"I knew people would be critical when they see the food coming out of a machine but, no matter how healthy you think you are, the majority of food now comes out of a machine with chemicals," he says. "But this food is made from all-natural ingredients and is more healthy and nutritious than food in other restaurants."

I'm all ears.

"We make a paste of naturally medicinal plant, flowers, and herbs from the hills outside Barcelona—very potent and very healthy—and combine that with the other ingredients in the 'cartridge,'" Dobrzensky explains. "You can make things as vitamin-enriched as you want."

So, 3-D-printed food is basically a clean eater's green juice on crack.

Other ingredients are also added to give the printed food its density.

"We use things borrowed from the world of molecular gastronomy like alginate and agar-agar to add stability and structure," says Dobrzensky.

For now, 3-D food printers are largely the reserve of high-end dining (could explain all the faux-caviar) but Dobrzensky believes that within as little as two years, everyone will be casually printing out spag Bols for weeknight dinners.

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One of the 3-D-printers.

If the makeshift foams and "artistic" sauce smears that have filtered their way down from Michelin-starred kitchens into the homes of Come Dine With Me contestants are anything to go by, he might be right.

"You'll buy fresh ingredients at the supermarket—or even a ready-made pack from FoodInk—download a recipe file, and pop it in the printer. Food is what is going to make this technology mainstream," says Dobrzensky with an exuberant smile.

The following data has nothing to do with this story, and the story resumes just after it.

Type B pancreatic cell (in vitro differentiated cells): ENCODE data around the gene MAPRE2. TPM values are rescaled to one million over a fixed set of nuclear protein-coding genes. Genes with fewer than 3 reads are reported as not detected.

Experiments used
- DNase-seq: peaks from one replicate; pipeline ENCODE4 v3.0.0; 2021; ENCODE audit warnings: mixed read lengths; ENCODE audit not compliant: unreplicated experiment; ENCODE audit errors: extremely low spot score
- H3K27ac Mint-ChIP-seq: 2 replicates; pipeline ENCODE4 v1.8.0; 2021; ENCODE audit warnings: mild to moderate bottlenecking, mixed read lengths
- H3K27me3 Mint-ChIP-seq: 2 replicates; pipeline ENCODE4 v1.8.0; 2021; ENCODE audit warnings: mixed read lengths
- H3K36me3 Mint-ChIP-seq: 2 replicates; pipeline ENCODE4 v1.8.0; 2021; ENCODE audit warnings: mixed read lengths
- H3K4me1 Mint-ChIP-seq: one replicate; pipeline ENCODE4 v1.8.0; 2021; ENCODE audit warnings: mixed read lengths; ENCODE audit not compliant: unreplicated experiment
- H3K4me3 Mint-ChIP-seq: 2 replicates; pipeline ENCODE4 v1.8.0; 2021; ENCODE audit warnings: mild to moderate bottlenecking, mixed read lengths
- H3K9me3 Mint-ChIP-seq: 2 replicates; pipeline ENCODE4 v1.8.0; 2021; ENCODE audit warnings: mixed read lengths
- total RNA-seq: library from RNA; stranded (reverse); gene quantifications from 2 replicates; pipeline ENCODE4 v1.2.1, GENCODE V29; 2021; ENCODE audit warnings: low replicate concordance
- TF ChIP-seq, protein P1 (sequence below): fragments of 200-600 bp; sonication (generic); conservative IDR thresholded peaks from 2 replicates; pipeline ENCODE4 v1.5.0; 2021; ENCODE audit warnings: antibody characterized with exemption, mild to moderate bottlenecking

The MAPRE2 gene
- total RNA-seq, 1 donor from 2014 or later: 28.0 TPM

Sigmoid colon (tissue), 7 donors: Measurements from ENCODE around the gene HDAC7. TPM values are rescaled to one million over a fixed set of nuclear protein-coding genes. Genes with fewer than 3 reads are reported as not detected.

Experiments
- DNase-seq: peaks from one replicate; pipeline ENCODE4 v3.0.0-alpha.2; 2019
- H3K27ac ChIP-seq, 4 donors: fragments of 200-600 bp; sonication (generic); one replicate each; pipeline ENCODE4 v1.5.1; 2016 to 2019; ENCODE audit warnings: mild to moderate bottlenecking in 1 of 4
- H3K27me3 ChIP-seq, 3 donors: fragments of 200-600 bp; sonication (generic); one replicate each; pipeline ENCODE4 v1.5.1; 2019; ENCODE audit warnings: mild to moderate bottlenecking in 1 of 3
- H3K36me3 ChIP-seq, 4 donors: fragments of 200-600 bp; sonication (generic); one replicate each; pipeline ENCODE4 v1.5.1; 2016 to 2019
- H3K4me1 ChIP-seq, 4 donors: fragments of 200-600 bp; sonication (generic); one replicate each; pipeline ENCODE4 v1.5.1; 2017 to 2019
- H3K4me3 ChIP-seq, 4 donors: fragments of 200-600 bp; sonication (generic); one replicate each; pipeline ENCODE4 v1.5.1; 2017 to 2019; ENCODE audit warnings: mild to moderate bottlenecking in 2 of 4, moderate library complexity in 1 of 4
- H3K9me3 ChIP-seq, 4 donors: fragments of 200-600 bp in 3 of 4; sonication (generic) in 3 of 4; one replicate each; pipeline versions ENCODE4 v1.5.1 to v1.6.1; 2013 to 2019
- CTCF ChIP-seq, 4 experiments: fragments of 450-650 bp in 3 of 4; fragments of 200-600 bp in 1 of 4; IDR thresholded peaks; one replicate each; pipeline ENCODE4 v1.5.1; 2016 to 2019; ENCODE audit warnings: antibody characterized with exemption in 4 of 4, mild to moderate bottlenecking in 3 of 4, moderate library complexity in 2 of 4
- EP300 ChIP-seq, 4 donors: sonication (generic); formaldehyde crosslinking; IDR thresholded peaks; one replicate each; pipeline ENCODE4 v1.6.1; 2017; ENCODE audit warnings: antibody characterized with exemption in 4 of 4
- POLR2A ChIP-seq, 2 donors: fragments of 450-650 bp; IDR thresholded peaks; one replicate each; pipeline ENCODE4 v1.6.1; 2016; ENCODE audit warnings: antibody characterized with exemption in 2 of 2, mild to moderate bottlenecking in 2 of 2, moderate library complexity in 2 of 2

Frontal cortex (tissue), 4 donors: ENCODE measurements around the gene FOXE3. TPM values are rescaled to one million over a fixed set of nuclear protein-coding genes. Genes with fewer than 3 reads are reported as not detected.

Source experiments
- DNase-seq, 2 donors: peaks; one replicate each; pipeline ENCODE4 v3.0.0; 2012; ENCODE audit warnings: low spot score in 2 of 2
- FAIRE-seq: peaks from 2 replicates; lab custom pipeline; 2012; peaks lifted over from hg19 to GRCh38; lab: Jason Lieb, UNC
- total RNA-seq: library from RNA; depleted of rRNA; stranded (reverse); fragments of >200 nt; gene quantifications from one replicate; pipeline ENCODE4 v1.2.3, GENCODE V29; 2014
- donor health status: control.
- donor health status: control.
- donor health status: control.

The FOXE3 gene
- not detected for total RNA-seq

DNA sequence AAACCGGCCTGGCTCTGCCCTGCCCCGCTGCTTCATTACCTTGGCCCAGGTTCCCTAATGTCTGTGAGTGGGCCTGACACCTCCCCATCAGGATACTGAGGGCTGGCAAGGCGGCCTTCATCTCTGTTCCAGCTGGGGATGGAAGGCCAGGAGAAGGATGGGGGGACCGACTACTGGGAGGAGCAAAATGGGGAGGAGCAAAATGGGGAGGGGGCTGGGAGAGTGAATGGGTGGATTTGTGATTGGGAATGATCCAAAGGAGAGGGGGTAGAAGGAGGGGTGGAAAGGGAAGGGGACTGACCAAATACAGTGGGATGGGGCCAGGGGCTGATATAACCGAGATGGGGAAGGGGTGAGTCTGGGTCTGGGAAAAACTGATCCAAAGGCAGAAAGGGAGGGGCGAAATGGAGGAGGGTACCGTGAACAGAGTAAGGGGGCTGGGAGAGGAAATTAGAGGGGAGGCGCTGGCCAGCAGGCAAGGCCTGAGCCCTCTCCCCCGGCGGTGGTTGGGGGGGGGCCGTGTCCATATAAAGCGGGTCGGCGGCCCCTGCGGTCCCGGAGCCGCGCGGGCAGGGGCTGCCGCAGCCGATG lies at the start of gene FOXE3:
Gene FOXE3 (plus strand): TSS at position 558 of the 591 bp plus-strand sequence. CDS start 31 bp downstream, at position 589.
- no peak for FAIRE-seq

I can't help but hear the dystopian "Soylent Green is people" screams in my head.

Dobrzensky continues: "It's multi-generational. 3-D printed foods can help older people who have trouble swallowing. And if kids don't like vegetables, you can print them out so they look like candy or their favourite cartoon character."

The inner Charlie Bucket in me is fascinated by the sound of this Willy Wonka-esque factory of food. But I can't help thinking that there's something inherently wrong in not letting children appreciate a carrot for what it really is.

READ MORE: German Old Folks' Homes Are Serving 3-D Printed Food

Another gripe I have is about FoodInk's 3-D-printed caviar is its texture and smell. For all Dobrzensky talks about the visual elements and flavour of foods, he hasn't mentioned these other two sensory elements thus far.

It's where the whole concept stumbles a little.

"We care a lot about making this a multi-sensory experience and we use essential oils like rose and peppermint," Dobrzensky says. "We can add ingredients [like the aforementioned alginate] so that they are printed with a texture and for the restaurant, we've included non-printed food in dishes for contrasting textures."

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Scooping out the caviar balls.

Personally, I don't think I'll be printing my addictively chewy sourdough or ragù with a heady aroma of tomatoes and red wine anytime soon.

Dobrzensky enthuses throughout our conversation that 3-D-printed food will empower its users, from downloading and personalising recipe files to making a fridge forage even easier ("Whatever you have in your fridge, just chop everything up and the printer creates the structure of the dish for you.")

But as more studies, anecdotal evidence, and therapies find links between mental wellbeing and cooking, I wonder what could be lost when "You've got mail" becomes "You've got meal." Dobrzensky's words, not mine.

Stirring a risotto in my own kitchen later that night, I remember Dobrzensky describing the efficiency of the automated extruders on the FoodInk printers: "The chef doesn't have to stand there with his poor tired arm all day!"

3-D printing is an exciting move for the food and technology world, and it's got potential. Let me know when you can 3-D-print a proper pizza but until then, I'll be clinging to my wooden spoon a little tighter.